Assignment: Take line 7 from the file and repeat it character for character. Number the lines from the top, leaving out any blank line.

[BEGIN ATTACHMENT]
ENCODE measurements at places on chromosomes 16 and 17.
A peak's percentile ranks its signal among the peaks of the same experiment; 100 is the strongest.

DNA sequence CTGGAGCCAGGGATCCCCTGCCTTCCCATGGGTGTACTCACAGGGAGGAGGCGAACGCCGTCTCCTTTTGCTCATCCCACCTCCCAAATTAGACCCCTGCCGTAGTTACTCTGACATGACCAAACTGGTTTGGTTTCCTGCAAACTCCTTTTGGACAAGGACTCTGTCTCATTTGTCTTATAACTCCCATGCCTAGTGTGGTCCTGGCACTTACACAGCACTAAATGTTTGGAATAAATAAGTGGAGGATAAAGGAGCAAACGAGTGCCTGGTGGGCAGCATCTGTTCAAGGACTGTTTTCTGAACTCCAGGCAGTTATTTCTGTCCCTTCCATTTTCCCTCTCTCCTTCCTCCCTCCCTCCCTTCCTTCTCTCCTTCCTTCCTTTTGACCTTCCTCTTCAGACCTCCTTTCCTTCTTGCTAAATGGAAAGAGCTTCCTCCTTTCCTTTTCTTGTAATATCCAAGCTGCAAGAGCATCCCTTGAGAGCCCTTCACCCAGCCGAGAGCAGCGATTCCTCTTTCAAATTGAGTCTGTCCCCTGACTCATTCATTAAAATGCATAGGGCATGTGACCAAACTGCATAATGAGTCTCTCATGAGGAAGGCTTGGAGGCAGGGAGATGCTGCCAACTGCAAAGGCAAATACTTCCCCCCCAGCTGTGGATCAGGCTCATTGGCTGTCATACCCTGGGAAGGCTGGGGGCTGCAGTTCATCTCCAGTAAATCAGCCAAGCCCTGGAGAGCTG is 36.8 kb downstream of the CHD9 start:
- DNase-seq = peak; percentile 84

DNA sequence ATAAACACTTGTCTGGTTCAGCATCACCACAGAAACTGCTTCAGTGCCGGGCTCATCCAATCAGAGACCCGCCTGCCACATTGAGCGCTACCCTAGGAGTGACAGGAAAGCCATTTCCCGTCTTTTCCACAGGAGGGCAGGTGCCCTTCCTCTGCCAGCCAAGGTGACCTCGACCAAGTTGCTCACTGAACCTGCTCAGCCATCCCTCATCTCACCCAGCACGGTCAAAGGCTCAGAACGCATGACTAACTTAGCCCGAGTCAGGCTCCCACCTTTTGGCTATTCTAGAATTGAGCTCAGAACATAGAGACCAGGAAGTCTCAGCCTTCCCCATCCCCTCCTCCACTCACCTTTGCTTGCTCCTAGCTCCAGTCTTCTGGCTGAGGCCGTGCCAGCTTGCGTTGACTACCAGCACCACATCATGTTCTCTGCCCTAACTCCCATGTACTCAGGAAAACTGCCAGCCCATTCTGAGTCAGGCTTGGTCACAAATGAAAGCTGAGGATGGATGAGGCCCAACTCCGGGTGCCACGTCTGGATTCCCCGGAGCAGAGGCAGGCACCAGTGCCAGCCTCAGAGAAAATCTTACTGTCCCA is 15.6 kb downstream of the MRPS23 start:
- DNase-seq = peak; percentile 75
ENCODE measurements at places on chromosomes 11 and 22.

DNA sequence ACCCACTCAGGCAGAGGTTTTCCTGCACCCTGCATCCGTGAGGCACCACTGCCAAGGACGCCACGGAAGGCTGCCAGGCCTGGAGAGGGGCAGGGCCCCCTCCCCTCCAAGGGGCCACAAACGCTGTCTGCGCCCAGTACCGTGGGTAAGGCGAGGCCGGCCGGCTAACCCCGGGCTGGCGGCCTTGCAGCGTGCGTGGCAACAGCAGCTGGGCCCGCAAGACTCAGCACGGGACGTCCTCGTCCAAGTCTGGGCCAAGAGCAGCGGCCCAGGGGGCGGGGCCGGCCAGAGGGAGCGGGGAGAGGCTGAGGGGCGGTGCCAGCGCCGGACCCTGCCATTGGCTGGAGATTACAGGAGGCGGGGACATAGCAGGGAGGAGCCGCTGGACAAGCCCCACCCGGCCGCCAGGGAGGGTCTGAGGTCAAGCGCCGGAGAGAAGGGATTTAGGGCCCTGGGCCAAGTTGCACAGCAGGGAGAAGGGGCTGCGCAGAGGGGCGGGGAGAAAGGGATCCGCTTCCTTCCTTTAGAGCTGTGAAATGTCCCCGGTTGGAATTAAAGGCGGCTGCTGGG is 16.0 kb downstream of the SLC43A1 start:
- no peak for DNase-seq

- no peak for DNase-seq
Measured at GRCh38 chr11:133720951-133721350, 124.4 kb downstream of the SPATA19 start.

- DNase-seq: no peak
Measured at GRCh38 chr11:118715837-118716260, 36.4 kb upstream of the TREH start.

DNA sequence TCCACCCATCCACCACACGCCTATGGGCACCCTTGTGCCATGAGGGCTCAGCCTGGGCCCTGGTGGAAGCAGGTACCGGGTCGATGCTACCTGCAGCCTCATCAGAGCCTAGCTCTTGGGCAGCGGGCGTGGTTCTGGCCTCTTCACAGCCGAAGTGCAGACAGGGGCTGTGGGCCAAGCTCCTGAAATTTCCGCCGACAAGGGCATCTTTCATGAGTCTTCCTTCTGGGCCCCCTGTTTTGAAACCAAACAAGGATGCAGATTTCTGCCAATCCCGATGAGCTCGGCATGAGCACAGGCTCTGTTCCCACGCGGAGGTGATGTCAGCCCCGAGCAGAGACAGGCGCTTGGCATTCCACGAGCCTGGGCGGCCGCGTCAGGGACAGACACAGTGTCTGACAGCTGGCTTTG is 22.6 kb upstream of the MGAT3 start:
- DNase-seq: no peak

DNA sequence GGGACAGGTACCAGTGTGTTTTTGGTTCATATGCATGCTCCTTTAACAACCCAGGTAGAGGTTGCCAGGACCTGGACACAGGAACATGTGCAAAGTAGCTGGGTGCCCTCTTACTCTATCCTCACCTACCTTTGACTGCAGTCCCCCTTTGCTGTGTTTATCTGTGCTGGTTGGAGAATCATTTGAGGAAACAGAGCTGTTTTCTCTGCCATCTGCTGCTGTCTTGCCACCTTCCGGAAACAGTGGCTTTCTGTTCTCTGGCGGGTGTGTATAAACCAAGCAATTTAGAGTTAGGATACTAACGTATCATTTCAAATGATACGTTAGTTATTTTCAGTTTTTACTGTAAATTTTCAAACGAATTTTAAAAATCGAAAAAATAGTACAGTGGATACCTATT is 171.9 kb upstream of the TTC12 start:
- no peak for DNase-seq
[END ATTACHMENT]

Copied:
ENCODE measurements at places on chromosomes 11 and 22.